1
$\begingroup$

I am a bit confused by the min and max values of hypergeometric random variable. Suppose that we have a bag with b blue marbles and r red marbles. we choose k marbles at random (without replacement) and Let X be the number of blue marbles in your sample. So, the range is:

RX={max(0,k−r),...,min(k,b)}.

Would be great if somebody explain me what max(0,k−r) and min(k,b) exactly means?

$\endgroup$
  • $\begingroup$ I don't understand why you were downvoted. Someone seems to be arbitrarily downvoting a lot of new posts without a good reason. $\endgroup$ – Glen_b -Reinstate Monica Apr 16 '17 at 10:22
2
$\begingroup$

$\max(0,k-r)$ describes the smallest possible number of blue marbles you draw. Clearly you can't have fewer than $0$ blue marbles, but if there are fewer red marbles available to be drawn in the bag than the number of marbles you draw, you can't have $0$ blue marbles (e.g. if there are two red marbles and you draw 3 marbles, at least one must be blue). So if $k-r$ is positive, $X$ can't be smaller than that.

Consequently whichever is the bigger of $0$ and $k-r$ is the smallest $X$ can be. Now $\max$ is the maximum function, which just returns the biggest of its arguments, so $\max(0,k-r)$ is simply how you express that lower limit mathematically.

For the upper limit, the number of blue marbles you draw cannot exceed the number of marbles you draw, nor the number of blue marbles that are there to be drawn. That is, the most $X$ can be is the smaller of $k$ and $b$, which you write as $\min(k,b)$.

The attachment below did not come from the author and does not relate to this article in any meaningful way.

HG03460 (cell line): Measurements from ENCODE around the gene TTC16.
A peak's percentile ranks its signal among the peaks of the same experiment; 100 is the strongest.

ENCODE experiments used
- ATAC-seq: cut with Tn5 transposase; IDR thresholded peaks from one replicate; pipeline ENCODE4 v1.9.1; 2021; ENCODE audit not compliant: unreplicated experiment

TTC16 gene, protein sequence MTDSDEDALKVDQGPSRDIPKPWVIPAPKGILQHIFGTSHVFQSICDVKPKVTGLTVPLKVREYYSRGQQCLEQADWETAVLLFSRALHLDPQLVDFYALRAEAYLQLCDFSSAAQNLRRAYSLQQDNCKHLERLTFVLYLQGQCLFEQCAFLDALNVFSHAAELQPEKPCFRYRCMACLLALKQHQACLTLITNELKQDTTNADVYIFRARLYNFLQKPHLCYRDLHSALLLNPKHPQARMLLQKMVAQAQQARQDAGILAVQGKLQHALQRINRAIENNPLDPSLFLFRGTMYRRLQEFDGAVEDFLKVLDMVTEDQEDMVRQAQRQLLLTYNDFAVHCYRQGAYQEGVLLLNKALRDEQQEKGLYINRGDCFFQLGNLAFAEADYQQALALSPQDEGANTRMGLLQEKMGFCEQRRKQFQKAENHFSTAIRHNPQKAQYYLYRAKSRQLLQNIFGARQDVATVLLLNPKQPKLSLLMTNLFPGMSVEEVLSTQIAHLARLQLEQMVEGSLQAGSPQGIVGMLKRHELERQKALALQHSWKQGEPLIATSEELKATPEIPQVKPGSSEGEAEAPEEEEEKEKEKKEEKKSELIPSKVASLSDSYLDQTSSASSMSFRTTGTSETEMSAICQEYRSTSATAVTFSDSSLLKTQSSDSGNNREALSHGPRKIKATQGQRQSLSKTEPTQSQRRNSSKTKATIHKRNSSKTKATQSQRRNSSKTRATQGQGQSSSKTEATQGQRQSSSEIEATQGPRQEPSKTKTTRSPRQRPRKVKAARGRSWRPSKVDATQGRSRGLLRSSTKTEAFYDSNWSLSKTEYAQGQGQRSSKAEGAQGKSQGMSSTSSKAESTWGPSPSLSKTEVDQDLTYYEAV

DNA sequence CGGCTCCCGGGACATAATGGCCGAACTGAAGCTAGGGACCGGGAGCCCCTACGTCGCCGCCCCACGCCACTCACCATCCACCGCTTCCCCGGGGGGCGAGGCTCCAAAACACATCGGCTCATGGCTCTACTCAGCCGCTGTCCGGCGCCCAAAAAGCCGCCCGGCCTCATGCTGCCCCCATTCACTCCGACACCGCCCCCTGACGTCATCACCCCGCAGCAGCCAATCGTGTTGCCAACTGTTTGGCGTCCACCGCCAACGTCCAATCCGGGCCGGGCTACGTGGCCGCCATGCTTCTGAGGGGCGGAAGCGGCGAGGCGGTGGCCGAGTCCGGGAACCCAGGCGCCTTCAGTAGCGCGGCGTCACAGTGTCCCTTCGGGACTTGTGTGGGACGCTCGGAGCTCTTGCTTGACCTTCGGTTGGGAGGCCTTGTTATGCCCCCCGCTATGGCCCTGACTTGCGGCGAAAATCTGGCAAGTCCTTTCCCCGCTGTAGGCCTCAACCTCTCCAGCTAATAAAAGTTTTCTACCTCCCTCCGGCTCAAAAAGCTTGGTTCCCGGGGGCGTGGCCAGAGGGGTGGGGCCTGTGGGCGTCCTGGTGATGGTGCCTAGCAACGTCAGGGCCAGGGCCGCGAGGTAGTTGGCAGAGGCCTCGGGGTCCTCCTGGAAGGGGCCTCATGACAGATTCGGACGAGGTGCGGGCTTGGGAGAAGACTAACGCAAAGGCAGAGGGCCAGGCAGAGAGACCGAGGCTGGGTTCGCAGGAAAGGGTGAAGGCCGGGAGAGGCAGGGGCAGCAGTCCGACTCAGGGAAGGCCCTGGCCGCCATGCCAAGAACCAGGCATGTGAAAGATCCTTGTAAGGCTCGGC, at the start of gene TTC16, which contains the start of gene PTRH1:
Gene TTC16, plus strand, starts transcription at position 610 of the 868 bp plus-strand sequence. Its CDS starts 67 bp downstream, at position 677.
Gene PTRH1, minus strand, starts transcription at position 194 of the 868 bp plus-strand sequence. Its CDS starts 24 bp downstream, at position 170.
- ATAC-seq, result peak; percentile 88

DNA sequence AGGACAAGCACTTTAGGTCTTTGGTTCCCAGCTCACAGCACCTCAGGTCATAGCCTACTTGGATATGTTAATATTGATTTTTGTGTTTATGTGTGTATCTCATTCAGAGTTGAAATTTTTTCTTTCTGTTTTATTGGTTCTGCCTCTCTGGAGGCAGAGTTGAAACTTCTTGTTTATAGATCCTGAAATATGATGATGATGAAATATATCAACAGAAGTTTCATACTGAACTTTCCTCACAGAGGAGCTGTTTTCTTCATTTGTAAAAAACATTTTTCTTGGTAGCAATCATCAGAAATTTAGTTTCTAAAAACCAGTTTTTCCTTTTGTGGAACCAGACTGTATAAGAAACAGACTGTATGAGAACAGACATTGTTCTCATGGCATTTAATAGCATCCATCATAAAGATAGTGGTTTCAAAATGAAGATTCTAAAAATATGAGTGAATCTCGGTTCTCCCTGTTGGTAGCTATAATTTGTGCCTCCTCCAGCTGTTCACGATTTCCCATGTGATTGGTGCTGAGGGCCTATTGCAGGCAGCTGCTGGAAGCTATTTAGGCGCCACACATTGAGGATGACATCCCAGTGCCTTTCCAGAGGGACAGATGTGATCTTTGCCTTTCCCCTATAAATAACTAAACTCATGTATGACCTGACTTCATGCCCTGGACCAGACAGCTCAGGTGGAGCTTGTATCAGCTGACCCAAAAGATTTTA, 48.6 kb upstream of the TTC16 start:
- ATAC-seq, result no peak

$\endgroup$
  • $\begingroup$ "max is the maximum function, which just returns the biggest of its arguments", this is exactly what I was looking for :-), thank you very much for your reply $\endgroup$ – user6013305 Apr 16 '17 at 15:43
  • $\begingroup$ Some (hopefully useful) links: The formal definition of the maximum is here; the explanation that the $\max$ abbreviation means that maximum function is here (first entry in the "m"s). $\endgroup$ – Glen_b -Reinstate Monica Apr 17 '17 at 1:58

Your Answer

By clicking “Post Your Answer”, you agree to our terms of service, privacy policy and cookie policy

Not the answer you're looking for? Browse other questions tagged or ask your own question.